4
Notes
"The meaning of this word 'apologia' is worth thinking about when we seek to express our sorrow for our actions. ... We need to know that an apology does not end with the proclamation of words, but that deeds need to follow them so that the hurt that was caused can be dealt with". "The non-token actions that are supposed to follow are still patiently awaited by Indigenous peoples". "Despite all the pain and sorrows that the Church has caused, it seems that words of forgiveness have been extended to the Church by those who have received the many apologies. Archbishop of Canterbury Justin Welby said, after his apology at Prince Albert, Sask. this past May [2022], 'I heard time and time again the words of grace expressed towards the church'. Further, he said he was 'humbled' and found it 'unbelievable that you are ever willing to attempt to listen to this apology, and to let us walk on the long journey of renewal and reconciliation'". Welby also said, 'The presence of grace is always the greatest sign of the presence of God', and I think God was in the thoughts of those who expressed words of grace to the church that day. The listeners had considered Jesus, they understood the reason for their hope, forgave and took the hand of the representative of the colonial church in hopes that a new relationship could be forged -- a relationship based on the One who can make a change and a difference".
Author is an ordained Anglican priest and "Cree from Norway House First Nation, Man. He currently lives in Winnipeg and serves as the urban Indigenous ministry developer for the diocese of Rupert's Land".
Subjects
Apologia (The Greek word)
Apologies - Religious aspects - Anglican Church of Canada
Apologies - Religious aspects - Church of England
Welby, Caroline
Indigenous peoples - Canada - Anglican Church of Canada - 21st century
Indigenous peoples - Canada - Church of England
Reconciliation - Canada
Reconciliation - Religious aspects - Anglican Church of Canada
Reconciliation - Religious aspects - Church of England
Less detail

Singing with joy : On my new role with the Anglican Communion, and the ties that connect us

http://archives.anglican.ca/en/permalink/article44129
Author
Nicholls, Linda (Linda Carol), 1954-
Record Type
Journal Article
Journal
Anglican Journal
Date
2022 November
Author
Nicholls, Linda (Linda Carol), 1954-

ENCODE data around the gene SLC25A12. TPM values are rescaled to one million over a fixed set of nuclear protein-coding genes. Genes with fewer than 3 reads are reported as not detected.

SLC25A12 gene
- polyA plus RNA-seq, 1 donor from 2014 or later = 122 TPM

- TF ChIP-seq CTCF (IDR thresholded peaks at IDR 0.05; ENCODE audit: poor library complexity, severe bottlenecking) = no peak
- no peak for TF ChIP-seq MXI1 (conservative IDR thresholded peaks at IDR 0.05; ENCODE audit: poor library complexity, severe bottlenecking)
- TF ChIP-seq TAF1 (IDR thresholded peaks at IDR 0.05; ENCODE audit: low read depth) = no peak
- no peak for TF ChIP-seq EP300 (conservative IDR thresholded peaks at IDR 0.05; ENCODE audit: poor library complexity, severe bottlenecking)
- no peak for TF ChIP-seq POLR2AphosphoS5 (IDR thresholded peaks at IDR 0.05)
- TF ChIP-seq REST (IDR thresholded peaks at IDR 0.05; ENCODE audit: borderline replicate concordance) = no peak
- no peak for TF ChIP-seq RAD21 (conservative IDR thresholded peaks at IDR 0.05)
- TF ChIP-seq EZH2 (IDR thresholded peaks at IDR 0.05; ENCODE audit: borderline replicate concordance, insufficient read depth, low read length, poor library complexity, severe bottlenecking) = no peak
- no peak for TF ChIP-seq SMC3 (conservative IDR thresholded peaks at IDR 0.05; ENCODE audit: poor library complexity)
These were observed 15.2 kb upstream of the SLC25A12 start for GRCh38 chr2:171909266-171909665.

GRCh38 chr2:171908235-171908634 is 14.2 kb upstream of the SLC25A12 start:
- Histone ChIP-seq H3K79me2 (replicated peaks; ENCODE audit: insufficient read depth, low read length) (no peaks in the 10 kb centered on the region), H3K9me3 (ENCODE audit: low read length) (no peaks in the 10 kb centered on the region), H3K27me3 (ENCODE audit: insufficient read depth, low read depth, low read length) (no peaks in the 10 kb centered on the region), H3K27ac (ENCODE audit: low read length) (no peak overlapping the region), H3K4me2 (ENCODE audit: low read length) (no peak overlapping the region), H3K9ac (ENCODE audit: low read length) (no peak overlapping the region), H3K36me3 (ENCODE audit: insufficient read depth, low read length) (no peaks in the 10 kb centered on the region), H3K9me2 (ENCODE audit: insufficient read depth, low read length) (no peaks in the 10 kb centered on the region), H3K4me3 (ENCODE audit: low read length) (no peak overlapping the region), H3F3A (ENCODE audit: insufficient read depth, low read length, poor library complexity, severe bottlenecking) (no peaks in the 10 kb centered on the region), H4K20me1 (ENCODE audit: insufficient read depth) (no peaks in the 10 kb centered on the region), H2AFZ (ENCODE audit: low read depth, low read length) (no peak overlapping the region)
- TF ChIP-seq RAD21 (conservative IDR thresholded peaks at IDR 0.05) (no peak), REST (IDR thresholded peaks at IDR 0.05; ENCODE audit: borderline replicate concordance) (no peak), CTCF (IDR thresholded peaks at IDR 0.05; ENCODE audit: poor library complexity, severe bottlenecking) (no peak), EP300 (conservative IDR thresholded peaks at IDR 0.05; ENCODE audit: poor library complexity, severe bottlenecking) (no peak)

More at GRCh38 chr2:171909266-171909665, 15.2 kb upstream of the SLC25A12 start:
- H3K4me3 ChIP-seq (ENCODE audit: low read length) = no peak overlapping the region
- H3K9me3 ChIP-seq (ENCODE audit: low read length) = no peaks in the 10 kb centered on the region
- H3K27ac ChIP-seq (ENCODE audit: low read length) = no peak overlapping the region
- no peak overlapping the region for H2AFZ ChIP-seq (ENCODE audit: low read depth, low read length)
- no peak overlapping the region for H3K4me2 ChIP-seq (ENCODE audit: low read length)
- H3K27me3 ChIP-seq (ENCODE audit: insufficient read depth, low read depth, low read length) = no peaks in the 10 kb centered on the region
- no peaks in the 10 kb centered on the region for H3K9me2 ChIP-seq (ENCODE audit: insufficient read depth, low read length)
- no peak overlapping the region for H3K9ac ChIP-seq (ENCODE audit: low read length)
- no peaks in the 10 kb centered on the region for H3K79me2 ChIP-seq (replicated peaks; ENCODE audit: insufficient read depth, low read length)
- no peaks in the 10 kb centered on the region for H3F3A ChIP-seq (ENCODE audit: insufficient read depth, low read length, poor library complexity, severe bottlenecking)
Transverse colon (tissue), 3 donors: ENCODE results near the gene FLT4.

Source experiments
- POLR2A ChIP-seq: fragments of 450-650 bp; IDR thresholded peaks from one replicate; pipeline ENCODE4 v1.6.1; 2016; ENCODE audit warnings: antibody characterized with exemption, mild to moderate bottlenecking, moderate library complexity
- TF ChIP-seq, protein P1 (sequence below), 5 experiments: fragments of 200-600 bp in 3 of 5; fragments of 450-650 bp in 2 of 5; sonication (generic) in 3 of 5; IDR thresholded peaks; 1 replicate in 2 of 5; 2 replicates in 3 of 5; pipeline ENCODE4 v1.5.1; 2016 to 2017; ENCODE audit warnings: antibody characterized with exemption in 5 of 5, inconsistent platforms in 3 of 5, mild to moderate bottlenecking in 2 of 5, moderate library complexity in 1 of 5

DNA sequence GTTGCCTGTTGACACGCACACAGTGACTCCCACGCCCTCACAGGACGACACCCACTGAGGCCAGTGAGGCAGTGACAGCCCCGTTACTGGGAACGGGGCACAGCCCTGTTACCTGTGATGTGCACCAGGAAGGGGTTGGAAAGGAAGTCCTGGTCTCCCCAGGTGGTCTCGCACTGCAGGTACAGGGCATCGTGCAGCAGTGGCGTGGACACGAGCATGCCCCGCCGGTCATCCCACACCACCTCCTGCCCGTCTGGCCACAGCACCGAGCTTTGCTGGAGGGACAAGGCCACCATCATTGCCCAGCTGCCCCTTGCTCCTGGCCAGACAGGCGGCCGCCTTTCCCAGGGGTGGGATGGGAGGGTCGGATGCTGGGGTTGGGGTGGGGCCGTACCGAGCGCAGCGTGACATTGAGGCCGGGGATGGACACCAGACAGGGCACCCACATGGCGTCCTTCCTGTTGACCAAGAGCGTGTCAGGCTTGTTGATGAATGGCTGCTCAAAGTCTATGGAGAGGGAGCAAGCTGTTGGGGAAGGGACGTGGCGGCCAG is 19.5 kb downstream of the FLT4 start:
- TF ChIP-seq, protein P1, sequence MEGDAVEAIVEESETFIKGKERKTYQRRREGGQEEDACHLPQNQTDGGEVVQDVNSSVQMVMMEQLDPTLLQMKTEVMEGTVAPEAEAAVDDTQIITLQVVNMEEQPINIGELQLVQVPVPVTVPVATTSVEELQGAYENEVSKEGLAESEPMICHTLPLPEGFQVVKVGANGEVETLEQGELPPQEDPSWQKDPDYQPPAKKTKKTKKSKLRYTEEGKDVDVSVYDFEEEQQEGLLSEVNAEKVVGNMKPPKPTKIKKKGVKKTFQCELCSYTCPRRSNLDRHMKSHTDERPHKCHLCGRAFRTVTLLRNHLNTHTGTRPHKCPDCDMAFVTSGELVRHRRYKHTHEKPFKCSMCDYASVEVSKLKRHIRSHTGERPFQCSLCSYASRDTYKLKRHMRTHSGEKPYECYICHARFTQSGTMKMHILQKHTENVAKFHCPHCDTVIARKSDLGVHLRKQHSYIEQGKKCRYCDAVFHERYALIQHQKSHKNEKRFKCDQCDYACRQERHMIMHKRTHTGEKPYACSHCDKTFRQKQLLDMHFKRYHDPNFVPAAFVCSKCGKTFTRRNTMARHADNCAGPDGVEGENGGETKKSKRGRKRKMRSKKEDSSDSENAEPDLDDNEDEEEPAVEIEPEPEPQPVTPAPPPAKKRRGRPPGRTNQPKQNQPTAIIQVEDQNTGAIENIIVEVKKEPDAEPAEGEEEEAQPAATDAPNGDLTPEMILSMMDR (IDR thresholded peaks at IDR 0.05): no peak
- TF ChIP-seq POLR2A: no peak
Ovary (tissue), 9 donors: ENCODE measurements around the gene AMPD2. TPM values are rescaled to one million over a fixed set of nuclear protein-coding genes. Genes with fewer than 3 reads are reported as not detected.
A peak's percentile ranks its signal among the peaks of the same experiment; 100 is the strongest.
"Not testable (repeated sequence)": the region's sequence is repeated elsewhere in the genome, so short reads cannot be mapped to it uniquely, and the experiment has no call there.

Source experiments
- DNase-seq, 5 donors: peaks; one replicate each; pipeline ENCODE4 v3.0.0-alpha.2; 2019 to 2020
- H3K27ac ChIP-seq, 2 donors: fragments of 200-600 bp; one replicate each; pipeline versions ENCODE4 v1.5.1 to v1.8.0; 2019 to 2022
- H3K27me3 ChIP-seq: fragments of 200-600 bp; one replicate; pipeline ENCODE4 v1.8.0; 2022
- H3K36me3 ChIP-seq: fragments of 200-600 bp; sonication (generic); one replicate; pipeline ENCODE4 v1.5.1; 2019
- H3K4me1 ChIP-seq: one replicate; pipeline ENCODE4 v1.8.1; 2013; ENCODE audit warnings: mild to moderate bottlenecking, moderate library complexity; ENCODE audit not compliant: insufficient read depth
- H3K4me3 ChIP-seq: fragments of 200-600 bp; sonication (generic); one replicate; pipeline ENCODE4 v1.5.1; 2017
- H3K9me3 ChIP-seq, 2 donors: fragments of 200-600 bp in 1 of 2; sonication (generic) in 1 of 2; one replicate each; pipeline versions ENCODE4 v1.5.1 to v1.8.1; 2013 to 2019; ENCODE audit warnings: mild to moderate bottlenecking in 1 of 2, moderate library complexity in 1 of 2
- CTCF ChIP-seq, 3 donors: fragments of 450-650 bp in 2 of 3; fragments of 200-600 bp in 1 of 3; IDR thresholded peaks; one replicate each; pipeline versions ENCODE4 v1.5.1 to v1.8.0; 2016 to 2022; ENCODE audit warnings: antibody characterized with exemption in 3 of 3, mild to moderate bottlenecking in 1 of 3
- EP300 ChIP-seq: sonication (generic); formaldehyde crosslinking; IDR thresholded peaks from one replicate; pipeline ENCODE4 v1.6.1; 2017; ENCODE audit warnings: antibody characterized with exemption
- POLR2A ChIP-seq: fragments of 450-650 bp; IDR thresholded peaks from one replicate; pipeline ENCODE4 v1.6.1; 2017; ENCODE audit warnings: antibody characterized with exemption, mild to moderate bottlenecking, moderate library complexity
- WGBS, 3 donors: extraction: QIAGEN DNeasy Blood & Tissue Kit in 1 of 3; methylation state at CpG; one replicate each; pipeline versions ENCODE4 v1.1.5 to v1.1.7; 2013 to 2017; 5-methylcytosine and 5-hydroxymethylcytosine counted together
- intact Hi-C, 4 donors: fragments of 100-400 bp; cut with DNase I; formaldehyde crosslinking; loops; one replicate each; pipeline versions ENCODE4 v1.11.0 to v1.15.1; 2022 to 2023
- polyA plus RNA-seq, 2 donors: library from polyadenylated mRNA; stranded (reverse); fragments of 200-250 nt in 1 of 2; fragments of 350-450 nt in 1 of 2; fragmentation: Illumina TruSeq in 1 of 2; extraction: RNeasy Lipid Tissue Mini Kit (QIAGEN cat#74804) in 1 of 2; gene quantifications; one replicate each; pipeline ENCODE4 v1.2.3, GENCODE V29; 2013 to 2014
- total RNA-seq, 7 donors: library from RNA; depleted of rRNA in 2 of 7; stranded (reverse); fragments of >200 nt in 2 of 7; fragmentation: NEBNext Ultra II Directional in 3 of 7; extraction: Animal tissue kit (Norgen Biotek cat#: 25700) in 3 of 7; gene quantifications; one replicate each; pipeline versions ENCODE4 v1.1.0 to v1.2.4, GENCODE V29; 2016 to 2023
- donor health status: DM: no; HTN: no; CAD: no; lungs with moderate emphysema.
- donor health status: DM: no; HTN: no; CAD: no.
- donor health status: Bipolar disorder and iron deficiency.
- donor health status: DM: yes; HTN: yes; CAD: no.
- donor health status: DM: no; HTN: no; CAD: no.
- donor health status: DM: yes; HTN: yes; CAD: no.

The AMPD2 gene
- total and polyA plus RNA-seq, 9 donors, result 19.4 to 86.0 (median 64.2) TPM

Record Type
Journal Article
Journal
Anglican Journal
Date
2022 November
Volume
148
Issue
9
Page
5
Notes
In the summer of 2022 Archbishop Linda Nicholls was "elected to the Anglican Communion's primates standing committee as the regional primate of the Americas, succeeding Archbishop Julio Murray, whose term as primate of Central America was ending". "The Consultative Council's standing committee of 14 people is formed from members of the Consultative Council plus five regional primates, elected by the primates of each region. This committee carries out the work of the council between gatherings, receives reports of various working groups and commissions and approves membership by new provinces. It meets about three time a year -- online or in person". "It will be my responsibility to listen to and contribute to the work of the standing committee and Council in light of the needs and concerns of the provinces of the Americas -- North, South and Central America plus the Caribbean". "We also find intersections among various areas of our work. Indigenous rights and protections are critical across many provinces. Climate change and human devastation of nature affect us all. Our calling to create new disciples will see each of us engaging with the world in new ways".
Author "is the primate of the Anglican Church of Canada".
Subjects
Anglican Communion. Primates' Standing Committee - Membership
Anglican Communion. Standing Committee - Membership
Anglican Consultative Council. Standing Committee - Membership
Nicholls, Linda (Linda Carol), 1954-
Anglican Communion. Primates' Meeting - Relations - Anglican Consultative Council
Anglican Communion - 21st century
Less detail

Letter to the editor : Why different views of marriage if we are all made in God's image ?

http://archives.anglican.ca/en/permalink/article44130
Author
Kennedy, Tim
Record Type
Journal Article
Journal
Anglican Journal
Date
2022 November
Author
Kennedy, Tim
Record Type
Journal Article
Journal
Anglican Journal
Date
2022 November
Volume
148
Issue
9
Page
5
Notes
"In response to the p. 1 headline in the September 'Anglican Journal', ("Lambeth Conference affirms 'diversity of views' on sexuality, marriage',) I have a question. Eucharistic Prayer 1 in the 'Book of Alternative Services' states, 'You created all things, You formed us in your own image'. Does that not indicate that God is female, male, LGBTQ, Black, white, Asian, Indigenous and any other form of humanity ? What then is the argument and why then is there such a diversity of views ? Since we are all in God's image, there should not be any division between who should and who shouldn't be able to be married". [Text of entire article.]
Subjects
Marriage - Religious aspects - Anglican Communion
Same sex unions - Religious aspects - Anglican Communion
Gay marriage - Religious aspects - Anglican Communion
Eucharistic prayers - Anglican Church of Canada
Anglican Communion - Parties and movements - 21st century
Less detail

86693 records – page 1 of 8670.